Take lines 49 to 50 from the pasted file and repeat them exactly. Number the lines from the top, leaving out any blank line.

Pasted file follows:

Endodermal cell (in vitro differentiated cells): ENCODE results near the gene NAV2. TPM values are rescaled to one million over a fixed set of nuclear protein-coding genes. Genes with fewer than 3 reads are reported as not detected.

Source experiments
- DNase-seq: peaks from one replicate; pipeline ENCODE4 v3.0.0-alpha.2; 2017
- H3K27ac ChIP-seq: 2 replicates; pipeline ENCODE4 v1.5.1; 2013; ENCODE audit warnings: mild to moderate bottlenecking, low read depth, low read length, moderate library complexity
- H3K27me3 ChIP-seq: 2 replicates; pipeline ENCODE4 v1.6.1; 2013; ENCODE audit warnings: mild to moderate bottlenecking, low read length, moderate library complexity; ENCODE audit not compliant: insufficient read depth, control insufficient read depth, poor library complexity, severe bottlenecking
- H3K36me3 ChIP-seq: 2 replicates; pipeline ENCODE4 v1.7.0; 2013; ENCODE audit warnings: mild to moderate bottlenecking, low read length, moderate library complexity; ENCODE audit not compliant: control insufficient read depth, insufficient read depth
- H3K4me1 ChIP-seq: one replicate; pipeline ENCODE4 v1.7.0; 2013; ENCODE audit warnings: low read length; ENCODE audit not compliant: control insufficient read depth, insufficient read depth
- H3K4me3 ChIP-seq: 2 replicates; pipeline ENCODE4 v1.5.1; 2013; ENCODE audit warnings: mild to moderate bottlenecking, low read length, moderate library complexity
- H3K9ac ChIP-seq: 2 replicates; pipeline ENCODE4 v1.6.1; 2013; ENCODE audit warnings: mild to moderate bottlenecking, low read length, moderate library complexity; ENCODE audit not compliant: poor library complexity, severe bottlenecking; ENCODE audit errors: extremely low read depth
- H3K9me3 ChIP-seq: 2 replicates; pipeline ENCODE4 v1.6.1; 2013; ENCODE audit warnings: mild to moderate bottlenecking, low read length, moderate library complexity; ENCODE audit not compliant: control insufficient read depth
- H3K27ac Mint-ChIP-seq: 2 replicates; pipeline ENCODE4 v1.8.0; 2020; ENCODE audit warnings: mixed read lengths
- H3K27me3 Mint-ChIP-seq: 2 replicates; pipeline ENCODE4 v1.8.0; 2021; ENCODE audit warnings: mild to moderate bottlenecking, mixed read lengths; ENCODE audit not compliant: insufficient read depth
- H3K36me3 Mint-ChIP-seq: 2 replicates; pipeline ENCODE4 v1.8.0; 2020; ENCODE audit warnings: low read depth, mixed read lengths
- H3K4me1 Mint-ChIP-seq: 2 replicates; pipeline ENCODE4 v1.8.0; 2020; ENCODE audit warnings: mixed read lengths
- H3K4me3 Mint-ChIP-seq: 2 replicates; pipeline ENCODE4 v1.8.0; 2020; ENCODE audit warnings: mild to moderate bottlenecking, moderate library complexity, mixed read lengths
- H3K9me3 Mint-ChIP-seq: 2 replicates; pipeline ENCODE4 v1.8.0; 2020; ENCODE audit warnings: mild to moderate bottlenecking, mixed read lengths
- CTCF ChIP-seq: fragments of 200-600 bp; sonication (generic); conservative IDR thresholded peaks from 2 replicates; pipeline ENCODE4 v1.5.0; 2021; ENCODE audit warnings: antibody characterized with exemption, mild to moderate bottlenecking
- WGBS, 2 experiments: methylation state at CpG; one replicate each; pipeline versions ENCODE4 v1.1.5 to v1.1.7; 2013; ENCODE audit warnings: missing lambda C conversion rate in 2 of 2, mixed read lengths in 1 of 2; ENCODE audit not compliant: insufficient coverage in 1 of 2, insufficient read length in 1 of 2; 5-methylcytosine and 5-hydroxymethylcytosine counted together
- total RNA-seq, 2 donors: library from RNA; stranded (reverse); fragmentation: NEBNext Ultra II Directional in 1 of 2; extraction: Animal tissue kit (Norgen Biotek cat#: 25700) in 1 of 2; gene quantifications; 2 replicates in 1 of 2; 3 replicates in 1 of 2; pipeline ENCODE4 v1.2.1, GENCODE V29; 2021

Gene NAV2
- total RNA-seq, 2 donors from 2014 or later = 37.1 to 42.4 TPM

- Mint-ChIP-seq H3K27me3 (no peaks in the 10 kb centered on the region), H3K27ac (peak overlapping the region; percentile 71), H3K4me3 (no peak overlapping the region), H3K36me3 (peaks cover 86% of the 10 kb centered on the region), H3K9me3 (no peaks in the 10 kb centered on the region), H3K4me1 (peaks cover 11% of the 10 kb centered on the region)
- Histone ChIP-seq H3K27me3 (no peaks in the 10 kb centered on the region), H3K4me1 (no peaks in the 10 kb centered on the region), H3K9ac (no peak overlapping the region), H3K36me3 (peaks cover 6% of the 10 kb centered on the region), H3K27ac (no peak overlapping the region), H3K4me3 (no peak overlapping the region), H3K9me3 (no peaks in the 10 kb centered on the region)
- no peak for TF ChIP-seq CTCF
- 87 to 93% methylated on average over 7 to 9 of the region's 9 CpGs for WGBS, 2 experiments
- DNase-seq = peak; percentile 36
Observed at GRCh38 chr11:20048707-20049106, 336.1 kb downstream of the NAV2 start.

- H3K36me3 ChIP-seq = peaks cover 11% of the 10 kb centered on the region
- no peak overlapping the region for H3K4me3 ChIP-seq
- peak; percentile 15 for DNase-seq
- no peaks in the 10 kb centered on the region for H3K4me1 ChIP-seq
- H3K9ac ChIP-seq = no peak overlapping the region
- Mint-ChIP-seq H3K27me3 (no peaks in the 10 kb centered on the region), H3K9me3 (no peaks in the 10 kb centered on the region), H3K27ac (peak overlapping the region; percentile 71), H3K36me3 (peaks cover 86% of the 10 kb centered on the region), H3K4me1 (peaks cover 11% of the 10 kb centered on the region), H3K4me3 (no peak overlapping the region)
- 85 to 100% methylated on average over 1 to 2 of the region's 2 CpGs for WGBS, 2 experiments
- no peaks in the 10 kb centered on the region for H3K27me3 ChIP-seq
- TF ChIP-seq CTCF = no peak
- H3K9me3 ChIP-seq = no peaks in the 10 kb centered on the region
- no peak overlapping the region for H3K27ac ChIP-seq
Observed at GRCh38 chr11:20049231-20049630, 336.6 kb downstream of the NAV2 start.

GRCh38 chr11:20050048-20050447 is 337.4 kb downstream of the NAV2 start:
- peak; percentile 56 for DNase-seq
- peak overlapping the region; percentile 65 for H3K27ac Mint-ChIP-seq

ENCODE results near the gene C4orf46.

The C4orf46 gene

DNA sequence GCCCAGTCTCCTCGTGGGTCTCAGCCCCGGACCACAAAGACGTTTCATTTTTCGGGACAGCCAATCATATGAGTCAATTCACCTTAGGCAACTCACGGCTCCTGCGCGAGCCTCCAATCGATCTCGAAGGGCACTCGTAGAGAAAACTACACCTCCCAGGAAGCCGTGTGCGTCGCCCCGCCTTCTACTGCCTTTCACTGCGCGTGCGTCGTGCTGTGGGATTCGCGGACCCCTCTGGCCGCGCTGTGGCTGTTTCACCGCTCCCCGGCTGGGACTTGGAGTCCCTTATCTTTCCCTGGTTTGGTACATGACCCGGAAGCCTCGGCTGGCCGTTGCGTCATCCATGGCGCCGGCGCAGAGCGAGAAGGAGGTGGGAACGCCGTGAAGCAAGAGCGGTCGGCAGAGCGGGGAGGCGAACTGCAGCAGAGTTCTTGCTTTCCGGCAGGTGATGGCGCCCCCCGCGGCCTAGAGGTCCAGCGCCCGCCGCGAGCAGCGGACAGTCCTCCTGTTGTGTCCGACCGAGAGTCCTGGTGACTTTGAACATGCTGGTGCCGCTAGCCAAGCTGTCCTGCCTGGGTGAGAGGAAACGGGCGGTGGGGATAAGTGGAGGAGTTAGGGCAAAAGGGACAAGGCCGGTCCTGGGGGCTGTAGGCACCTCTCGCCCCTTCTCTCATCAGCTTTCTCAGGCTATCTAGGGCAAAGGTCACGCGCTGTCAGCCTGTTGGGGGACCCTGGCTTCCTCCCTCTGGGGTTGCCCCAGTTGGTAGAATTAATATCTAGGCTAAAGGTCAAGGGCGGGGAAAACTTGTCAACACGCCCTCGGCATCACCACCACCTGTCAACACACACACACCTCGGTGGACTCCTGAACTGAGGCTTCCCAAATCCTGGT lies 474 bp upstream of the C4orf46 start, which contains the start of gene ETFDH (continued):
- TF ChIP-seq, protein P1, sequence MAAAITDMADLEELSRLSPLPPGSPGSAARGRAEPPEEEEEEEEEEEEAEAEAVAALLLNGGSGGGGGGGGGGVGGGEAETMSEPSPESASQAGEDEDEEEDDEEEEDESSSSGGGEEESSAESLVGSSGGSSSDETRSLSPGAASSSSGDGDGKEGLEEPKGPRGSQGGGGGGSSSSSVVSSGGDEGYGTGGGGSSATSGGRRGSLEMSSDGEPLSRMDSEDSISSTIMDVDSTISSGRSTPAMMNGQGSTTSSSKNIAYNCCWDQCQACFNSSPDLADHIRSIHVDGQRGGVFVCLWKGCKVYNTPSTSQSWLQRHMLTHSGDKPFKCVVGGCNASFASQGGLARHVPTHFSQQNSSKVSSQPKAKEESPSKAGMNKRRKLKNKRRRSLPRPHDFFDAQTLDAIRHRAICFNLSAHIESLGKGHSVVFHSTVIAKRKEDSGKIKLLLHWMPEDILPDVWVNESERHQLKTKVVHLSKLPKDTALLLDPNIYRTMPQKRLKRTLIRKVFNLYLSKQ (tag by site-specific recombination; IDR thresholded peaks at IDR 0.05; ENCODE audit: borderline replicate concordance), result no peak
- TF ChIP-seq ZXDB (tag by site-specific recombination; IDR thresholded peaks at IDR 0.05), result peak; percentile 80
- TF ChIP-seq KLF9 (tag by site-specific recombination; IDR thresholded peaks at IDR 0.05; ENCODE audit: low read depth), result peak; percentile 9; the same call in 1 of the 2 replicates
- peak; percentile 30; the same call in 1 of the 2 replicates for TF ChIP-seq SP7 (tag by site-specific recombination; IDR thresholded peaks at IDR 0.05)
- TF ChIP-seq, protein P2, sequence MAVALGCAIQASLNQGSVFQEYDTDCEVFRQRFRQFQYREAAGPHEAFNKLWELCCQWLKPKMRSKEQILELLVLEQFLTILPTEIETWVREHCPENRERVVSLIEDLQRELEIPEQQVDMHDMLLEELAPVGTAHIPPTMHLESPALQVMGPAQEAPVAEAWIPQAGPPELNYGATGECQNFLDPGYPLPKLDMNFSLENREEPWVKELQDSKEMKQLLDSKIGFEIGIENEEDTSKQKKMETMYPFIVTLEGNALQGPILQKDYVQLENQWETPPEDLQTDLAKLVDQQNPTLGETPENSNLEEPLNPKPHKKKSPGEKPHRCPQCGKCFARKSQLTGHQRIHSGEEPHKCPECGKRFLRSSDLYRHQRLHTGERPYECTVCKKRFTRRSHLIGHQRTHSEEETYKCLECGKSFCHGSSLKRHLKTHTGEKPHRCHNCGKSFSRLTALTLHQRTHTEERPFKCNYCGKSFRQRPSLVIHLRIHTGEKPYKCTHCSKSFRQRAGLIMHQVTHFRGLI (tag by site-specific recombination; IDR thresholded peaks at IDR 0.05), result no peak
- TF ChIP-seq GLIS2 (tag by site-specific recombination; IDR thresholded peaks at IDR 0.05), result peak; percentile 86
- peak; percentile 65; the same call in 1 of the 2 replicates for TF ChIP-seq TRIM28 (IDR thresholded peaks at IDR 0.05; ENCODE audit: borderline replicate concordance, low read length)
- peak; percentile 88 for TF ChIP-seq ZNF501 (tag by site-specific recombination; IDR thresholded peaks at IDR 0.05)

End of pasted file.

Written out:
- peak; percentile 30; the same call in 1 of the 2 replicates for TF ChIP-seq SP7 (tag by site-specific recombination; IDR thresholded peaks at IDR 0.05)
- TF ChIP-seq, protein P2, sequence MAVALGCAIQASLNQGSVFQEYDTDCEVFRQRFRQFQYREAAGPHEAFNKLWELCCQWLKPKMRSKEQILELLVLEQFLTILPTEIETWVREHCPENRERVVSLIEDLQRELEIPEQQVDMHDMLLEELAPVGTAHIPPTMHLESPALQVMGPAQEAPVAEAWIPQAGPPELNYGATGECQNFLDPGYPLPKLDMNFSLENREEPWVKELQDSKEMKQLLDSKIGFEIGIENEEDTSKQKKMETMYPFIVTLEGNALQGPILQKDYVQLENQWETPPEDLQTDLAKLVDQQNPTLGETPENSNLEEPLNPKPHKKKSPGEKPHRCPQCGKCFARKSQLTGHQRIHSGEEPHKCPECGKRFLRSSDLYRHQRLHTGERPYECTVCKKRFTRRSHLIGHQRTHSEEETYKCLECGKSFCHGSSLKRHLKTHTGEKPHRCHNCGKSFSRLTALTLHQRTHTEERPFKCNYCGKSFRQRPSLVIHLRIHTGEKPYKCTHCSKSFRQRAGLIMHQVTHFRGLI (tag by site-specific recombination; IDR thresholded peaks at IDR 0.05), result no peak